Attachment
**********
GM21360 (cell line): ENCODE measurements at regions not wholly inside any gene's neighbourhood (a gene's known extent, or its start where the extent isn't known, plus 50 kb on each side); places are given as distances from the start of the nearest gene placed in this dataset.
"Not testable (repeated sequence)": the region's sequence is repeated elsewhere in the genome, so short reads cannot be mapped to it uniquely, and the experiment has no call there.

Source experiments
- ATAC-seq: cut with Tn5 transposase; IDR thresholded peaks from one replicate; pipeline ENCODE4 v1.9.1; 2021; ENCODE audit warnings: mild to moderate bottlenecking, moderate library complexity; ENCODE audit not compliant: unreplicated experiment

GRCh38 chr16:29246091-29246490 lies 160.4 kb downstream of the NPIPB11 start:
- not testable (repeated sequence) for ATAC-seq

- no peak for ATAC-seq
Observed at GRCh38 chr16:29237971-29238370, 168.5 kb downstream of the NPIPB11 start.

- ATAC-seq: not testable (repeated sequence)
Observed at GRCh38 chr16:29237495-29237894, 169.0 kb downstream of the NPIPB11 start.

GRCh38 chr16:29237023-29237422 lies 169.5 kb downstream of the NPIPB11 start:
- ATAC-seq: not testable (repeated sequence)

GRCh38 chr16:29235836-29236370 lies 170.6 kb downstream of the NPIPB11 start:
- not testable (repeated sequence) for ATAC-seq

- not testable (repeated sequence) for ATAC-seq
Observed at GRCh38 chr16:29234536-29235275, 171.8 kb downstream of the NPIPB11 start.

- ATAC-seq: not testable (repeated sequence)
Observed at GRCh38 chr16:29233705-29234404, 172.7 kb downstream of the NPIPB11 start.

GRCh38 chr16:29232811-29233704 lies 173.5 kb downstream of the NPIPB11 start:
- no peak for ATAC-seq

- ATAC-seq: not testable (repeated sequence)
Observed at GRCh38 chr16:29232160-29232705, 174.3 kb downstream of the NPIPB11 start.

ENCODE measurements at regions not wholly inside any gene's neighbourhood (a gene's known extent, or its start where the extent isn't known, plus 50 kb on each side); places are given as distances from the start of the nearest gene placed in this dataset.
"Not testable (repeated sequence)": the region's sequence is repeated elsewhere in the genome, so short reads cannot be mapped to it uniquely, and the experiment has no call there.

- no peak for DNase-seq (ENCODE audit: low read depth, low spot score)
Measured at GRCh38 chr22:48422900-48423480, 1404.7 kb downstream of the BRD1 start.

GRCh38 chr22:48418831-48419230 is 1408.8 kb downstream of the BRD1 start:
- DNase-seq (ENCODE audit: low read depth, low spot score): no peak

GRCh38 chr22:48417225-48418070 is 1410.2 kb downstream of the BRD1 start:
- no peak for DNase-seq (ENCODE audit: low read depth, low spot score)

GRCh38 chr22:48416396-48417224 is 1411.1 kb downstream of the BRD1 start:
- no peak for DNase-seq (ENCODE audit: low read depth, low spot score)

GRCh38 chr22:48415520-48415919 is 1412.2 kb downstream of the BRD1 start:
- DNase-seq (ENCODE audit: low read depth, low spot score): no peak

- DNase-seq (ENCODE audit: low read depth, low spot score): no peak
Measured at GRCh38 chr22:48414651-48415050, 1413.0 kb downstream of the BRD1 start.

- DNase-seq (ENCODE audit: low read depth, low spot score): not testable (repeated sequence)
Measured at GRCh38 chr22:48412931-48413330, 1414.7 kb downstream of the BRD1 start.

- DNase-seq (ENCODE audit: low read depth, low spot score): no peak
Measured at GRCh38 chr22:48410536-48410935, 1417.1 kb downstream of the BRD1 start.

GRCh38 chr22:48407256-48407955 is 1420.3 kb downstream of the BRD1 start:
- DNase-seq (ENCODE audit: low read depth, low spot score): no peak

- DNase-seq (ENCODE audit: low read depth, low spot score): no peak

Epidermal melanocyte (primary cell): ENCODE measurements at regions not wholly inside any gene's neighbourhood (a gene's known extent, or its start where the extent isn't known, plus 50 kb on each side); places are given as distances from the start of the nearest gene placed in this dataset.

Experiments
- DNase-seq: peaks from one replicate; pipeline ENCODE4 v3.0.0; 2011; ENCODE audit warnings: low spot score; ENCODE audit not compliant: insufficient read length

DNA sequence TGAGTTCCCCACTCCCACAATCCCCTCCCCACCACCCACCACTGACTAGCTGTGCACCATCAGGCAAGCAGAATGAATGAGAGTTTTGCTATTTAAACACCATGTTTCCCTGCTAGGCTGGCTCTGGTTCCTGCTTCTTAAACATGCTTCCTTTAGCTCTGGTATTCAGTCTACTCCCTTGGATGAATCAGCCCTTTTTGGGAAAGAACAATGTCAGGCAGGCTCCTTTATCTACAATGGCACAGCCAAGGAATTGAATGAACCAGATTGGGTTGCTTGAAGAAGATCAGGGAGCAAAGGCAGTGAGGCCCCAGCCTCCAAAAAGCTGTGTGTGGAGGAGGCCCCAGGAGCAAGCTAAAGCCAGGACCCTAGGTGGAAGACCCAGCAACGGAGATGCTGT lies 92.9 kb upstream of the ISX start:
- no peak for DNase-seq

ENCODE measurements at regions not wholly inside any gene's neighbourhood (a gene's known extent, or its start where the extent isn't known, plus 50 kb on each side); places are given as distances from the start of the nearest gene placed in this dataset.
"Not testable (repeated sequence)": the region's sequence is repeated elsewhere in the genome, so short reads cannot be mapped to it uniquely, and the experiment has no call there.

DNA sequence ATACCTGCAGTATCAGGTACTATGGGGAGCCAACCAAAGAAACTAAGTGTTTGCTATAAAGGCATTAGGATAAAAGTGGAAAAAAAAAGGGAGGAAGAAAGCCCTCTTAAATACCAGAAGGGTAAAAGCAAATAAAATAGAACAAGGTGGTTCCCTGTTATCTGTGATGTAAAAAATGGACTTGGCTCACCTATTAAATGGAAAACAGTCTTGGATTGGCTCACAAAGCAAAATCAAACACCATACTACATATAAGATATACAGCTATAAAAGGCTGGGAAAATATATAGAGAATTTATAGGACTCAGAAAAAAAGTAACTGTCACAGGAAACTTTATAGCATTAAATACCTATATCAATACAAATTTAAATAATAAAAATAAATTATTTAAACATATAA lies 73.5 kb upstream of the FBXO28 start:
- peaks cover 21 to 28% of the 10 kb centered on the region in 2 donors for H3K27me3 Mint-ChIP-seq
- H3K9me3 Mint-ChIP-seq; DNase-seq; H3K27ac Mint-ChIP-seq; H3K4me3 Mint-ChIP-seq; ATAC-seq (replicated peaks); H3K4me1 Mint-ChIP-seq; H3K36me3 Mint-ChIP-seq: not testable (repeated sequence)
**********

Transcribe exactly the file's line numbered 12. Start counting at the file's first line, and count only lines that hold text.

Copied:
- ATAC-seq: not testable (repeated sequence)